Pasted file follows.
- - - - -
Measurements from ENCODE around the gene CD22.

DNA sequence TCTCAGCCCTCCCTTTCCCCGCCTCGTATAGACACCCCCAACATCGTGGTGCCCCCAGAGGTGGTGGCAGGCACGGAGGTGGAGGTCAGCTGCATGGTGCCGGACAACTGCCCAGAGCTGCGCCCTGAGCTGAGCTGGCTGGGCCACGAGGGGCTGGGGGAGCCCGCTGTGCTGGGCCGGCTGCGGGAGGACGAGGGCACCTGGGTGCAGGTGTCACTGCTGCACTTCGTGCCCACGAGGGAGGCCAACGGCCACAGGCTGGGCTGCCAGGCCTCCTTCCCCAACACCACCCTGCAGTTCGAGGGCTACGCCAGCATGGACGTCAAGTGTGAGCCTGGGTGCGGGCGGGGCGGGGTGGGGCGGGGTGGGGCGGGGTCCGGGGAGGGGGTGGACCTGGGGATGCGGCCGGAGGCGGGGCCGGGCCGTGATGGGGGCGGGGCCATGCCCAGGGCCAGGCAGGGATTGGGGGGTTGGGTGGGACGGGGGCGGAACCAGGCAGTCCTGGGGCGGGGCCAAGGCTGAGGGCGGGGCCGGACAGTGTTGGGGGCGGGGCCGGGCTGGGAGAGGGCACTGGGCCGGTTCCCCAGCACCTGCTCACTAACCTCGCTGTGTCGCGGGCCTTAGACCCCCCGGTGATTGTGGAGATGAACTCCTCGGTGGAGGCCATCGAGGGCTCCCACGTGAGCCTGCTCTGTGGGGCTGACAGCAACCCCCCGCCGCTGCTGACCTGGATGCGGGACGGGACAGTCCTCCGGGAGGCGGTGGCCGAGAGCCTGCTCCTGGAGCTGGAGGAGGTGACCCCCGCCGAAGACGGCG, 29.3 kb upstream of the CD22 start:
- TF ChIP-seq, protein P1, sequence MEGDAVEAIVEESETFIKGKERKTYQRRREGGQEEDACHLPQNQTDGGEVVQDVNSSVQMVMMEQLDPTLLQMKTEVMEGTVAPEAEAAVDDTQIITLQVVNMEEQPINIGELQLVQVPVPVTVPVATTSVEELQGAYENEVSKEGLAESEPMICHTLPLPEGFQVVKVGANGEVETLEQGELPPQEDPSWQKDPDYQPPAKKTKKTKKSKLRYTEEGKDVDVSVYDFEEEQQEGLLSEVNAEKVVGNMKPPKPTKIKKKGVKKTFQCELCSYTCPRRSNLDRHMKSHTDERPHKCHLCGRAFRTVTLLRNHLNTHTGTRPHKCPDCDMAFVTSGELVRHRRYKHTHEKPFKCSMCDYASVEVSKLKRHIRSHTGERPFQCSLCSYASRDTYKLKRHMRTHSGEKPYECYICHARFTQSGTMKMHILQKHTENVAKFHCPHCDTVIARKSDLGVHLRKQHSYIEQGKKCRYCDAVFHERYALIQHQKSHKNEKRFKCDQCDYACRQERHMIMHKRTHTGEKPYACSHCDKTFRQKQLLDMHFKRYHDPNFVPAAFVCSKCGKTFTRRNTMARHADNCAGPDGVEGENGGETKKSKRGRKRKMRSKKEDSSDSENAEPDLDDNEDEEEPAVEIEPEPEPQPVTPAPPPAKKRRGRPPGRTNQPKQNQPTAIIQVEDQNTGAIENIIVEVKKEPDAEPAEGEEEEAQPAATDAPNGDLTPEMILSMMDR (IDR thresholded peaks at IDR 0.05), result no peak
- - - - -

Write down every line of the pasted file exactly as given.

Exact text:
Measurements from ENCODE around the gene CD22.

DNA sequence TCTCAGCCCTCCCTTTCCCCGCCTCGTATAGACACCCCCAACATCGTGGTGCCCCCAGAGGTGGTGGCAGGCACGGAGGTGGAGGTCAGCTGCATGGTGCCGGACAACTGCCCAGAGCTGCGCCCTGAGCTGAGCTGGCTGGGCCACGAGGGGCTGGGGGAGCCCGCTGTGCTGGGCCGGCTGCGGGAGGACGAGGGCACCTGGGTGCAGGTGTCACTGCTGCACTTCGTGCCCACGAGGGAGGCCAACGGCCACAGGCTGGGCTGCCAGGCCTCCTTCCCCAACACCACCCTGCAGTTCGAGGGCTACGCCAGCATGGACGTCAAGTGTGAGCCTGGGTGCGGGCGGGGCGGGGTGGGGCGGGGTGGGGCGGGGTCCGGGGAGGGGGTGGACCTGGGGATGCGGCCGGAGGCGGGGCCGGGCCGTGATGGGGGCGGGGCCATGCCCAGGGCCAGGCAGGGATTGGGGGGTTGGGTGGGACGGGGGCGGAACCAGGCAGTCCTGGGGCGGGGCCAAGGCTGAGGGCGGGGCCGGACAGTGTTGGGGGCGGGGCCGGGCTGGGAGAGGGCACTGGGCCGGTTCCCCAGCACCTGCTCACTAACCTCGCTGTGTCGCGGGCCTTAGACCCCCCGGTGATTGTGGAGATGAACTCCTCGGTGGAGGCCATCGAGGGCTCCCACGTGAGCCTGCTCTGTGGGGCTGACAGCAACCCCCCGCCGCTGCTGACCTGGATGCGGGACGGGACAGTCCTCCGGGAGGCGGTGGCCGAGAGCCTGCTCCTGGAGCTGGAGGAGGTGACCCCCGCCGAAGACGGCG, 29.3 kb upstream of the CD22 start:
- TF ChIP-seq, protein P1, sequence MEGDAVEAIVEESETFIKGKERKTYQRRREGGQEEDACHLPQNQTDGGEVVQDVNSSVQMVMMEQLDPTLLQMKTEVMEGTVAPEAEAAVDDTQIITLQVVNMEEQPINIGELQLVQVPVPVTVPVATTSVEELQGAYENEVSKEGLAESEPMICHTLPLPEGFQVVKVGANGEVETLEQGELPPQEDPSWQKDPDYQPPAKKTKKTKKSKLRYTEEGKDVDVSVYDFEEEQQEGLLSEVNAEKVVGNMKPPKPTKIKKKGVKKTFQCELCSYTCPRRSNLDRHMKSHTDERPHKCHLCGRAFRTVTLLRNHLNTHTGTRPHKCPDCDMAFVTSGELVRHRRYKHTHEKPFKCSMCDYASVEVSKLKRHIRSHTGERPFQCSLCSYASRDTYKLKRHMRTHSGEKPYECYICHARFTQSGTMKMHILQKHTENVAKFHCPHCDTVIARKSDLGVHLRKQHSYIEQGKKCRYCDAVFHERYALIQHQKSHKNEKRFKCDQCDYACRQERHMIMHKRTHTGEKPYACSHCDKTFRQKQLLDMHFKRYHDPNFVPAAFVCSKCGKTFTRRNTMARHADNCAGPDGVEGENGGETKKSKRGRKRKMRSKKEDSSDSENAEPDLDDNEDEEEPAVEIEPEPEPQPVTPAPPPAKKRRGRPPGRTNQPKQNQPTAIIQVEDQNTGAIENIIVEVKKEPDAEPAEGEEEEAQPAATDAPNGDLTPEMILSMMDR (IDR thresholded peaks at IDR 0.05), result no peak